UbcH10 transgenic MEFs were generated and cultured as previously described (Baker et al., 2004). MEFs were frozen at P2 or P3 and used for experimentation between P4 and P6. At least three independently generated MEF lines per genotype were used. Mitotic MEFs were prepared by culturing asynchronous cells for 5 h in medium containing 100 ng/ml nocodazole (Sigma-Aldrich) and harvesting cells by shake off. To synchronize MEFs in G0, confluent cultures were washed three times with PBS and then cultured in DME containing 0.1% FBS for 14 h. Quiescent MEFs were trypsinized and reseeded in DME with 20% FBS to allow their reentry into the cell cycle.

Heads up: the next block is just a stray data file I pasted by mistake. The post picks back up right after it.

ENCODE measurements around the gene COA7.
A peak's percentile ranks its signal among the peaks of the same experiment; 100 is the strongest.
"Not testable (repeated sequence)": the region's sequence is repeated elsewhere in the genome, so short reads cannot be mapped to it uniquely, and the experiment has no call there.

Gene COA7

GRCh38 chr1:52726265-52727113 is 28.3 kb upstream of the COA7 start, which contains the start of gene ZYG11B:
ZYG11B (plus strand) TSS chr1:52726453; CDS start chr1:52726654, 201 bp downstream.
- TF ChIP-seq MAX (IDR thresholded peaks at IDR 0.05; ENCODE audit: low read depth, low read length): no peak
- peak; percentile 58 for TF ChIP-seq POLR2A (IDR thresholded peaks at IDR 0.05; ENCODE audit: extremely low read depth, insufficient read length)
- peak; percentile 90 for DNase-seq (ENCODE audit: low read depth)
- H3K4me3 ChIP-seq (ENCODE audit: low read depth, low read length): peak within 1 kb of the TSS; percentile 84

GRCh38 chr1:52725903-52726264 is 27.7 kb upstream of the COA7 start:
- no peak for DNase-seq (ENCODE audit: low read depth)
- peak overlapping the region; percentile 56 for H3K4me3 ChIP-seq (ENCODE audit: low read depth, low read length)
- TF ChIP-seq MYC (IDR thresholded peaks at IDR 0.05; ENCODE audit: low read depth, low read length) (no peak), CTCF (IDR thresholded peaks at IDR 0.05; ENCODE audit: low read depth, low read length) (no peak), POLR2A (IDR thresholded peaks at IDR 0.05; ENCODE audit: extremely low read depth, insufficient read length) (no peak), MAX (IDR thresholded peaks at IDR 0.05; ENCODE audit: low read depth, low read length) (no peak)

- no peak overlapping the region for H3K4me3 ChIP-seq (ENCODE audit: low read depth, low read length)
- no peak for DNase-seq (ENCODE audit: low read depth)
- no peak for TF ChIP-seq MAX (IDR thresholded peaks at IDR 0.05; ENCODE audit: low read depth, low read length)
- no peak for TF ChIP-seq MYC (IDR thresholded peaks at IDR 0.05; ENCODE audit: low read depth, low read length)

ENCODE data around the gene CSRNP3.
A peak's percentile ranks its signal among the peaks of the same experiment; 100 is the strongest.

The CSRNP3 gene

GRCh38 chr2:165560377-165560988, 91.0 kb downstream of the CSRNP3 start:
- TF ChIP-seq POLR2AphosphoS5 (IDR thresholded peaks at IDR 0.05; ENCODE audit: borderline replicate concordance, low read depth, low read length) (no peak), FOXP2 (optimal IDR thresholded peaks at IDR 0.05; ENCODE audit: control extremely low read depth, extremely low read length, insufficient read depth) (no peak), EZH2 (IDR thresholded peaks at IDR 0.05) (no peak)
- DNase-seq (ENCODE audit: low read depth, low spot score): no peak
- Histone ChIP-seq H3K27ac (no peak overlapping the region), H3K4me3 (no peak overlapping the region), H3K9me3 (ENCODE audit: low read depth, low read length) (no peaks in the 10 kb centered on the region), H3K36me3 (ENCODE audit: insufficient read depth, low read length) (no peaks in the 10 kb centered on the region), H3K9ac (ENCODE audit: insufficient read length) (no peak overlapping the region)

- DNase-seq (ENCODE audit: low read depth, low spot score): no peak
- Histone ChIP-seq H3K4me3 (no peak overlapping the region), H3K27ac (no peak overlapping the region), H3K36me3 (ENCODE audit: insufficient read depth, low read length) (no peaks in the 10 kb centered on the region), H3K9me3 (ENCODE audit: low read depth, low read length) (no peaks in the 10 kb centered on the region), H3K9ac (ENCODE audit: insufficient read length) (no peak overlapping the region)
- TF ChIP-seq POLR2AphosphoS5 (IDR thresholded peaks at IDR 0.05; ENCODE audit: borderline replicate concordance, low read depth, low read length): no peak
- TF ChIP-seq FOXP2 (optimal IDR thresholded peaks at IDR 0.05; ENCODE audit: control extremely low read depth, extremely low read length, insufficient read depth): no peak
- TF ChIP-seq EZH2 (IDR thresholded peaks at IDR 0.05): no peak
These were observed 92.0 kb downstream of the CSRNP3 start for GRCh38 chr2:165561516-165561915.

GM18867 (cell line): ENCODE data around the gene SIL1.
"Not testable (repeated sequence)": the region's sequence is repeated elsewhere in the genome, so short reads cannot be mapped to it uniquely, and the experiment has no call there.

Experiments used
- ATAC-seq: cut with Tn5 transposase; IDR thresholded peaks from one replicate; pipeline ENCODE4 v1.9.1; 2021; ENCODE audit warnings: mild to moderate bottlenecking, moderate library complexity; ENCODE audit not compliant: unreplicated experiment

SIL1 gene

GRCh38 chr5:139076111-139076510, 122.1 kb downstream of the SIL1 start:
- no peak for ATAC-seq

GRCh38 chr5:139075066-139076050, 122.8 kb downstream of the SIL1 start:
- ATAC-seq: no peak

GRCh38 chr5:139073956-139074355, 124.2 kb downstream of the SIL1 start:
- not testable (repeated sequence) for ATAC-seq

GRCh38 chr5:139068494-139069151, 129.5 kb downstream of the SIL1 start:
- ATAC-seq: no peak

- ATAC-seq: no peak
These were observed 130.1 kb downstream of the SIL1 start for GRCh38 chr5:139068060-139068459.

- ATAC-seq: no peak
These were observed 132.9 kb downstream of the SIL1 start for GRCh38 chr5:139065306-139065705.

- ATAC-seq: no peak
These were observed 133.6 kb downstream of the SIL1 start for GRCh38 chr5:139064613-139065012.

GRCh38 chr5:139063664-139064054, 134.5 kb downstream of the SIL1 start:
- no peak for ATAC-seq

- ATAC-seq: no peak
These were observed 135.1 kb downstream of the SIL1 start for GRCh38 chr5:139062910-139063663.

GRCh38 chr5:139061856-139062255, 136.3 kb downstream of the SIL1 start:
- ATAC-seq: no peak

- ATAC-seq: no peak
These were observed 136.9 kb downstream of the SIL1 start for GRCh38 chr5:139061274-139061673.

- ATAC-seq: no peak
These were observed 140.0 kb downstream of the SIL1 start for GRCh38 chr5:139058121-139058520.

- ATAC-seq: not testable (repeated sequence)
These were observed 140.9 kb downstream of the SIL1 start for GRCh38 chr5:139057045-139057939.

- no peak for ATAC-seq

Western blotting, co-IP, and immunofluorescence